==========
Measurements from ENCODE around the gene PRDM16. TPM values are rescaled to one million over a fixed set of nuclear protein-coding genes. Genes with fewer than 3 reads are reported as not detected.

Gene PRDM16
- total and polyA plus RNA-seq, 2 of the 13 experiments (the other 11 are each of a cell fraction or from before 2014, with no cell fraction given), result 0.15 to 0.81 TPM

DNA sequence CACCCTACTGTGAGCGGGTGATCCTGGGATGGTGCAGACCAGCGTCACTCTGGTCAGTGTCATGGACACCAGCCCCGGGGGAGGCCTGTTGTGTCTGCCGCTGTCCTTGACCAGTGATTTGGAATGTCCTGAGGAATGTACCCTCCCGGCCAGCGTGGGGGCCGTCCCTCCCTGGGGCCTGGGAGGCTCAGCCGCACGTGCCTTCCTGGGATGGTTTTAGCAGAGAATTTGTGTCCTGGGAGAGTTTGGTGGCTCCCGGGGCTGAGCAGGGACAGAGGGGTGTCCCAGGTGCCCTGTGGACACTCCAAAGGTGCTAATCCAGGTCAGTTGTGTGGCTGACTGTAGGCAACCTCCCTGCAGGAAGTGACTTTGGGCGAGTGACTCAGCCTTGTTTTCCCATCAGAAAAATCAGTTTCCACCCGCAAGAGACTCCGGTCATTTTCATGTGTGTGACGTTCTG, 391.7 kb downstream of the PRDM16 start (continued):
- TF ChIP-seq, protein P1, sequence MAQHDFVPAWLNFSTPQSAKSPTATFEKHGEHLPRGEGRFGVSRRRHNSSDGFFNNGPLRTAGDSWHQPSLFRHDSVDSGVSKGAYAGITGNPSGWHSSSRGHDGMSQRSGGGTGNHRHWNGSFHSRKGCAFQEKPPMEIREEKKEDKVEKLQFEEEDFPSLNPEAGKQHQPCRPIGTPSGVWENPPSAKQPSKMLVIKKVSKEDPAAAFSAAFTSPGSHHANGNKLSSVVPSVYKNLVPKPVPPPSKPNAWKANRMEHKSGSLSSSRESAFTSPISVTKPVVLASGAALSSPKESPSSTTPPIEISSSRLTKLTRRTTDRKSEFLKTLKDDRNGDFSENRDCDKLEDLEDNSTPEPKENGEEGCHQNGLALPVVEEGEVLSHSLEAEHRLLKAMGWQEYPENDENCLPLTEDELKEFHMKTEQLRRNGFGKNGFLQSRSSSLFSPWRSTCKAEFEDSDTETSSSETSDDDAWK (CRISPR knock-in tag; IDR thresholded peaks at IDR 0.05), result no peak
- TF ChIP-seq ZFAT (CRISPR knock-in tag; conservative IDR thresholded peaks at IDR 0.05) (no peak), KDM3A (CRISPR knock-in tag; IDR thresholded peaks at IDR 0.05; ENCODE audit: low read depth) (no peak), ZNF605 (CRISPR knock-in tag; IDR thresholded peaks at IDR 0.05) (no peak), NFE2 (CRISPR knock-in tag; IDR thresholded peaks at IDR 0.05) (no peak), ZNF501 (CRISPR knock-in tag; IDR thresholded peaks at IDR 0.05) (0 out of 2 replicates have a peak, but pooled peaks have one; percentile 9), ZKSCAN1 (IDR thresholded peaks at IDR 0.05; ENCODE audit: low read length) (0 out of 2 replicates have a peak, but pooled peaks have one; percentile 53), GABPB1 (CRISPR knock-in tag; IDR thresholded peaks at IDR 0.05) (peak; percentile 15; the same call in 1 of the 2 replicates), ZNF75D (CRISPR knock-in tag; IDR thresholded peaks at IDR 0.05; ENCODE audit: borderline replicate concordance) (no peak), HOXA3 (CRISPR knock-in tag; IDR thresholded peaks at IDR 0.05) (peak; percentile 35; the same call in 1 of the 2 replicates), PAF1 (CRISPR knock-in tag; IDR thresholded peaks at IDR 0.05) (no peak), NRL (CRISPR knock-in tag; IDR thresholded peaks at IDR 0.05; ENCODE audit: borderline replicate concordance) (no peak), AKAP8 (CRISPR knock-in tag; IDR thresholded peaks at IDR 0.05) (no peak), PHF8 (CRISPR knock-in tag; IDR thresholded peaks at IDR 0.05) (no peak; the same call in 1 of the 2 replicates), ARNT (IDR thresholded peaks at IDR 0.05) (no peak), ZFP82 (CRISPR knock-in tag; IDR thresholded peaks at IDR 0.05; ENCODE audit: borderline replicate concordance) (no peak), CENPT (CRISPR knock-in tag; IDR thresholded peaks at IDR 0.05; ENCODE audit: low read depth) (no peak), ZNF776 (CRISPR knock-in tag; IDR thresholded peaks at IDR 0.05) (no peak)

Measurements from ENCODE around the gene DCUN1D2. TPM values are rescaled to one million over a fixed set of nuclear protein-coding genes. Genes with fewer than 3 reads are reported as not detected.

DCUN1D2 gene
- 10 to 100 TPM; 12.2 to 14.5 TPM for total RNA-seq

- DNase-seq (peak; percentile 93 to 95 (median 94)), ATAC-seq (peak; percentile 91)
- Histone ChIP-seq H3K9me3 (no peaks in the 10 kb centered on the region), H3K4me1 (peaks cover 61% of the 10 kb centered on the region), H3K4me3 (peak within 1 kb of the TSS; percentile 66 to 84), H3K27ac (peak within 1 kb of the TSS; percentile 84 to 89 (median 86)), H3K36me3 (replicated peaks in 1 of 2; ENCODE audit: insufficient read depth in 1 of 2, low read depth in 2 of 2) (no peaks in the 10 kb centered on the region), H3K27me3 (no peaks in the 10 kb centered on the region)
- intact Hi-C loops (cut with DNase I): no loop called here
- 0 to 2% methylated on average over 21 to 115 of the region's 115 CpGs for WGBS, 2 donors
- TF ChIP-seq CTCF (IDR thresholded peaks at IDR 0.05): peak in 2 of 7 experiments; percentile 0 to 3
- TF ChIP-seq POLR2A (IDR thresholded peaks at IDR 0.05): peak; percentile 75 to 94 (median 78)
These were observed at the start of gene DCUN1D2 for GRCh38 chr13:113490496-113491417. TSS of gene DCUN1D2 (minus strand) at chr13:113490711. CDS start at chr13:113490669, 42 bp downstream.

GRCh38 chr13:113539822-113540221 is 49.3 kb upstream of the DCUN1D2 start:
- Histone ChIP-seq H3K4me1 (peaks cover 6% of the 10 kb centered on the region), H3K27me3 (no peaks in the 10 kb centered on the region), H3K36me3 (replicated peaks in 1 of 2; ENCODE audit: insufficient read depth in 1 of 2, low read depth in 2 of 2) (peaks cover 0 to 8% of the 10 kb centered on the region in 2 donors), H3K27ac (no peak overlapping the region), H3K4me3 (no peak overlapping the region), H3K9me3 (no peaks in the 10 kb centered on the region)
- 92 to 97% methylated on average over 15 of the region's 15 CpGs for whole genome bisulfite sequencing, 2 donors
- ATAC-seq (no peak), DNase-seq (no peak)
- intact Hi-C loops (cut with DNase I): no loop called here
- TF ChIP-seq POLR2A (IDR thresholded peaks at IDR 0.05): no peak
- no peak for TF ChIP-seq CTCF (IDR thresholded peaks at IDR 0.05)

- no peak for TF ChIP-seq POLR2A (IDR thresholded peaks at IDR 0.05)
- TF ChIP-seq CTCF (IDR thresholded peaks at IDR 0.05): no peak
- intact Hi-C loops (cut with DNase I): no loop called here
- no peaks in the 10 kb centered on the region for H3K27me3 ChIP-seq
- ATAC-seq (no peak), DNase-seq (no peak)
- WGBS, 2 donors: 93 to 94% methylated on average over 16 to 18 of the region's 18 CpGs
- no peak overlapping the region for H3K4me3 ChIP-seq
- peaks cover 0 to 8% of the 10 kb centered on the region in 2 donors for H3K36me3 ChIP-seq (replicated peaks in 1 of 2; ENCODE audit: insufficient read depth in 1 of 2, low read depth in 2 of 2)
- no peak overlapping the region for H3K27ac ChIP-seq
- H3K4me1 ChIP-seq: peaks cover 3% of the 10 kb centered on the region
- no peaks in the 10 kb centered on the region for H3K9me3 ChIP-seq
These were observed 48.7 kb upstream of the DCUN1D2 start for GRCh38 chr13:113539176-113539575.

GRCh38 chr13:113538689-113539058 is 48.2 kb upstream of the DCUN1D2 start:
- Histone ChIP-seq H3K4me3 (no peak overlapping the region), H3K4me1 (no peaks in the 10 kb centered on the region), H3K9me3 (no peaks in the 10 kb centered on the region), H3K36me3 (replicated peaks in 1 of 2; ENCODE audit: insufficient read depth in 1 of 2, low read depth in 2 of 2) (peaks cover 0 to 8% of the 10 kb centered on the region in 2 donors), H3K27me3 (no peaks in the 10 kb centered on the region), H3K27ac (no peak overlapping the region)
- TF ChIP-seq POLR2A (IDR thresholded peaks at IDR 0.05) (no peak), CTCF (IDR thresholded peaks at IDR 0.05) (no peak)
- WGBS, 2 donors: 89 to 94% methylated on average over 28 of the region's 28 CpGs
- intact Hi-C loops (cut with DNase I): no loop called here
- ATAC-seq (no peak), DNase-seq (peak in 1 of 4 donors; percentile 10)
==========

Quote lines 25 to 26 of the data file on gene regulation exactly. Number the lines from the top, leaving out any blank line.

- TF ChIP-seq CTCF (IDR thresholded peaks at IDR 0.05): no peak
- intact Hi-C loops (cut with DNase I): no loop called here